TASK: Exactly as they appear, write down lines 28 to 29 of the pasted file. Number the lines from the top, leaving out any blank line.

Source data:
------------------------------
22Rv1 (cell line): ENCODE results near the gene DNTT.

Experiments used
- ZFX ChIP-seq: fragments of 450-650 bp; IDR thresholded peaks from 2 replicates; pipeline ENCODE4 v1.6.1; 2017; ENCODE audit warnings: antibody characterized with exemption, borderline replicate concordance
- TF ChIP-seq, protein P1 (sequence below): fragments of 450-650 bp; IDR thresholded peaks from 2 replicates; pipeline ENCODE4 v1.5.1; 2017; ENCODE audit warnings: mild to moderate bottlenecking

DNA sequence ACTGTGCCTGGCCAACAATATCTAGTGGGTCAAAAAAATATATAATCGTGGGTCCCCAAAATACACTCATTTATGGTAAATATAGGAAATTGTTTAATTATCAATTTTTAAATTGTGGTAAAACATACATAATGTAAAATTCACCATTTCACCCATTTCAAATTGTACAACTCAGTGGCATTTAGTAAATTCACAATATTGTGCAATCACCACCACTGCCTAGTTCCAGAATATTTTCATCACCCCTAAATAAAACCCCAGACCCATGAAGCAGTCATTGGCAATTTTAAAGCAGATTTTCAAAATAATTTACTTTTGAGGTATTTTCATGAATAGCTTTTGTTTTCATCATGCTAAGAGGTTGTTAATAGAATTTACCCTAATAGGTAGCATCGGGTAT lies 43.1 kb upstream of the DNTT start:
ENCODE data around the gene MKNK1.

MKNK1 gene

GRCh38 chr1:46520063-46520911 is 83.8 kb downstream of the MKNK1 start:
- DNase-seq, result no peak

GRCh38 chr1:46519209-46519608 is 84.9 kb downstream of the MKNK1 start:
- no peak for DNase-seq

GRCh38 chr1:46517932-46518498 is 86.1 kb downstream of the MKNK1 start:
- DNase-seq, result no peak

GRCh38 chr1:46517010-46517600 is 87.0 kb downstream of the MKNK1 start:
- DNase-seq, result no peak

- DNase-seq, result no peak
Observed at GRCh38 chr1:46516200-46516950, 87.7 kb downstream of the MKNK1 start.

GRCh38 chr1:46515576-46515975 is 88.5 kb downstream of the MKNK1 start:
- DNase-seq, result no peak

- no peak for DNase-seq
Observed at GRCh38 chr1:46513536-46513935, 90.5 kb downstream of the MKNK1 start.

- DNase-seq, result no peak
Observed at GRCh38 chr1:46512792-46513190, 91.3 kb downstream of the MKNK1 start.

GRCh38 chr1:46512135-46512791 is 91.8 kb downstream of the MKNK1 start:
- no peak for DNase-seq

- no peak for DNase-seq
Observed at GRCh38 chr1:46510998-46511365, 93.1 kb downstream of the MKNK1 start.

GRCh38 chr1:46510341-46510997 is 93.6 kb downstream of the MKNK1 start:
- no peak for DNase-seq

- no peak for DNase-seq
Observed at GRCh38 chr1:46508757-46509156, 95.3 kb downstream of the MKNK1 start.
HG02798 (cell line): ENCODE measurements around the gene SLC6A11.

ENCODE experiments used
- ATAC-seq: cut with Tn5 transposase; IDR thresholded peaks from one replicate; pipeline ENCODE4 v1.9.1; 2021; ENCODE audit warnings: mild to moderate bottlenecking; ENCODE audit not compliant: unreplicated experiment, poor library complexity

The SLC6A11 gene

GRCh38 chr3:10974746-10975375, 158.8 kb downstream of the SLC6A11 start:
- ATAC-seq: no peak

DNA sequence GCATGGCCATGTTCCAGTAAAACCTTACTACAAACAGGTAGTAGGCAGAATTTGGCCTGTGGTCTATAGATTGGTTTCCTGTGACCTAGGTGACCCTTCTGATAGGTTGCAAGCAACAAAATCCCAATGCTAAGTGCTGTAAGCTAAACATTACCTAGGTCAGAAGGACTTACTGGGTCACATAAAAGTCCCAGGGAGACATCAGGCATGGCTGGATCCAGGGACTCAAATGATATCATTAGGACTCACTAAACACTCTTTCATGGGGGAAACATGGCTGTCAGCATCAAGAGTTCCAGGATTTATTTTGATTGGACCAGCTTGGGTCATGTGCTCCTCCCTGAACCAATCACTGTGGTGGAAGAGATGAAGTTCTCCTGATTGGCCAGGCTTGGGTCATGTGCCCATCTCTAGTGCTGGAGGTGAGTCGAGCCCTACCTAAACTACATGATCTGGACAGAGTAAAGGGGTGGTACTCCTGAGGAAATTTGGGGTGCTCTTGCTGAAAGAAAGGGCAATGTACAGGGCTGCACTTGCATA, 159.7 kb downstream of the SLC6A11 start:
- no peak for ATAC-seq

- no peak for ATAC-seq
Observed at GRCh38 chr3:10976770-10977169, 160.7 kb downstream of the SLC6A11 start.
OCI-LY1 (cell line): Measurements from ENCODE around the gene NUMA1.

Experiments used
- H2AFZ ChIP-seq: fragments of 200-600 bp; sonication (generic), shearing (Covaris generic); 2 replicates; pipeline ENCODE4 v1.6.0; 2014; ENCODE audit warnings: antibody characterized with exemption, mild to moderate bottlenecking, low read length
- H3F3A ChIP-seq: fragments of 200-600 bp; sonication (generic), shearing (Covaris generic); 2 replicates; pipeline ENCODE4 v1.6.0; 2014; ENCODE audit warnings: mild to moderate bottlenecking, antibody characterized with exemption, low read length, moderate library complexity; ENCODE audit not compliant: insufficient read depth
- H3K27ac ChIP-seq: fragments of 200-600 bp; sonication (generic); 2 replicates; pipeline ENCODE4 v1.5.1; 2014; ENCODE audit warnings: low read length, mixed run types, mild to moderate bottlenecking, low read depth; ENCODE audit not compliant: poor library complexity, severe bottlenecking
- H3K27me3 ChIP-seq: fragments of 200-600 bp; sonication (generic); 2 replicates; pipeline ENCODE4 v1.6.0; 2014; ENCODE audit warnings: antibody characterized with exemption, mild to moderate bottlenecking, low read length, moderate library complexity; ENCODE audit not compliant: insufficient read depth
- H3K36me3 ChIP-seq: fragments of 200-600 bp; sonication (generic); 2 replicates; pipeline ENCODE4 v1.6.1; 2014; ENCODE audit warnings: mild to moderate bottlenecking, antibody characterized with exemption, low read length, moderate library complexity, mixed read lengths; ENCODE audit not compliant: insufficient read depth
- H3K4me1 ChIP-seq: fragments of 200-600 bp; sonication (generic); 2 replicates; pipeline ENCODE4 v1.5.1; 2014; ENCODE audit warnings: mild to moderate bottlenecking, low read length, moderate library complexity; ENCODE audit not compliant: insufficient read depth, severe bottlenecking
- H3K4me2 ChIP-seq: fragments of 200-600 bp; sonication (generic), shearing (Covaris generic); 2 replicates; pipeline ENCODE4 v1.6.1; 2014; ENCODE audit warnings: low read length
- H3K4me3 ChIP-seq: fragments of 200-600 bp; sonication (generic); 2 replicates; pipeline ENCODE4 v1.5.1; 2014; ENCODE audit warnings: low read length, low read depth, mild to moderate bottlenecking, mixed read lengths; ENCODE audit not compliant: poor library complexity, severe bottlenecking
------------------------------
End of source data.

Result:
GRCh38 chr1:46510341-46510997 is 93.6 kb downstream of the MKNK1 start:
- no peak for DNase-seq